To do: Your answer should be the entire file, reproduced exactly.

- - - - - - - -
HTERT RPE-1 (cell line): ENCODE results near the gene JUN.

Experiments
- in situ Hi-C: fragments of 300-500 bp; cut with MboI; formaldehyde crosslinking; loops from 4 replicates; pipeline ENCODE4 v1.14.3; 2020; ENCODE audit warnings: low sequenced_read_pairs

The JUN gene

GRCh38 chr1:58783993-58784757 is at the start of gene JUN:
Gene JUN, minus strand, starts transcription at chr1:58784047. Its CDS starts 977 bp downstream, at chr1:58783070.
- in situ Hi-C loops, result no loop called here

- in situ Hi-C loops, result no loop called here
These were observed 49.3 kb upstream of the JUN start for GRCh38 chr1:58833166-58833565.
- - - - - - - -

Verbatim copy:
HTERT RPE-1 (cell line): ENCODE results near the gene JUN.

Experiments
- in situ Hi-C: fragments of 300-500 bp; cut with MboI; formaldehyde crosslinking; loops from 4 replicates; pipeline ENCODE4 v1.14.3; 2020; ENCODE audit warnings: low sequenced_read_pairs

The JUN gene

GRCh38 chr1:58783993-58784757 is at the start of gene JUN:
Gene JUN, minus strand, starts transcription at chr1:58784047. Its CDS starts 977 bp downstream, at chr1:58783070.
- in situ Hi-C loops, result no loop called here

- in situ Hi-C loops, result no loop called here
These were observed 49.3 kb upstream of the JUN start for GRCh38 chr1:58833166-58833565.